All evacuations have been lifted in Santa Barbara County even as firefighters—and the rain—continue to work on putting out the Cave Fire, which started Monday in the Los Padres National Forest. What began as a small brush fire has now burned thousands of acres, and forced thousands of people to flee from areas of Santa Barbara and Goleta. But for many in the community, the days leading up to the Thanksgiving holiday were just part of the California new normal.
Shopping carts were loaded up with Thanksgiving groceries Teuday at the Gelson’s Market in Santa Barbara. The weather was crip and the sun out, although shining through a haze of acrid smoke and ash raining from the sky. Many people wore face masks, like the employee helping Jan Roberta put groceries in her car.
“It’s almost like routine now, we’ve been through so many of these,” Roberta said.
Roberta didn’t have to have to evacuate this time, but she has several times in the past.
“Since we’ve done it before, we’re kind of prepared.” Roberta said. “Life goes on.”
For roughly a decade now, the county as a whole has averaged just about one destructive fire per year. Roger Swenson and his wife evacuated Monday night and were now living out of their camper van.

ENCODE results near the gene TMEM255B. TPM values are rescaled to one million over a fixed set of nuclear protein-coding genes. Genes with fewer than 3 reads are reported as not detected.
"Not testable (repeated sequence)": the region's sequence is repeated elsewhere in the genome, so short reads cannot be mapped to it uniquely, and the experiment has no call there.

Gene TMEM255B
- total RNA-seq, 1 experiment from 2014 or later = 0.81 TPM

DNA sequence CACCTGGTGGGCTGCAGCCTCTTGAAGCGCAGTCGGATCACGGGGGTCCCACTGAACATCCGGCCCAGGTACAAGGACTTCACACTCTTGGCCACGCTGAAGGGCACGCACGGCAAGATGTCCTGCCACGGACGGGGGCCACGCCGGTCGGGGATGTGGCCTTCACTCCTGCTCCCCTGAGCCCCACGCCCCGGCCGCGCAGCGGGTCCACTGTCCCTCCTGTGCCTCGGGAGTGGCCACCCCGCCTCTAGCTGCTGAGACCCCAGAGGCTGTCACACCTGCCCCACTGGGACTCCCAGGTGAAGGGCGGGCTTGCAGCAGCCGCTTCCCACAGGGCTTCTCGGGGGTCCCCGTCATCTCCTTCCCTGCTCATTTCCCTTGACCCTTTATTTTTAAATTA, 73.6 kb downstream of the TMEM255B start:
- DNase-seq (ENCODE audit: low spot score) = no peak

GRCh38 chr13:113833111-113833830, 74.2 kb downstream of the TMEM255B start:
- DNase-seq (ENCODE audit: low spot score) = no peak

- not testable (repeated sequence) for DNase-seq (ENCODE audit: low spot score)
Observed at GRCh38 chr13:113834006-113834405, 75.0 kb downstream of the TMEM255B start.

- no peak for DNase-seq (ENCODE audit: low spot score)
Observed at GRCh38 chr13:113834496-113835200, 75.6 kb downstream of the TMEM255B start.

“We are well prepared,” Swenson said. “We had everything designated and knew where it was and it was quick to get out. We had special identification tapes on things that needed to be grabbed quickly.”
As emergency officials noted Tuesday, many are becoming quite efficient at being prepared for even the unpredictable.
“Shifty winds; it’s going to be shifty tonight,” said Santa Barbara County Fire Department’s Josh Cazier to hundreds of firefighters Tuesday morning. “Last night on the fire, you could drive a quarter-mile up the road and have downslope winds; you drive another quarter-mile and [the winds] run upslope."
As firefighters from all over California prepared to ascend the mountain, packets were handed out, and plans of defense and attack established.
“Let me know if you guys need anything, I can order it for you,” Eric Vendries with the U.S. Forest Service said.
Vendries was in charge of the Los Angeles and Orange County battalions, assigned to the most populated section of the Cave Fire.
“Structure protection [is the] priority,” Vendries said. “I think we have most of the homes. We have a common goal: put the fire out, make sure no structures burn and make sure no one gets hurt.”
What many people didn’t appear to be was panicked; many said they were worried, but remained calm. John Koons was walking back into the evacuation zone Monday night and taking his dog, a Border Collie/Bassett House mix afflicated with cancer, to the vet.
“I took him down there and they took him immediately because he needs fresh air; he doesn't need the ash and the wind and all that stuff,’ Koons said. “And they were amazing. Everyone comes together. It’s just a shame it takes something like this to make us all come together.”
How all things come together after the Cave Fire remains to be seen. More rain in the weekend forecast is raising concerns about how a winter storm will affect six months of bone-dry mountains, now with a burn scar now slashed right through.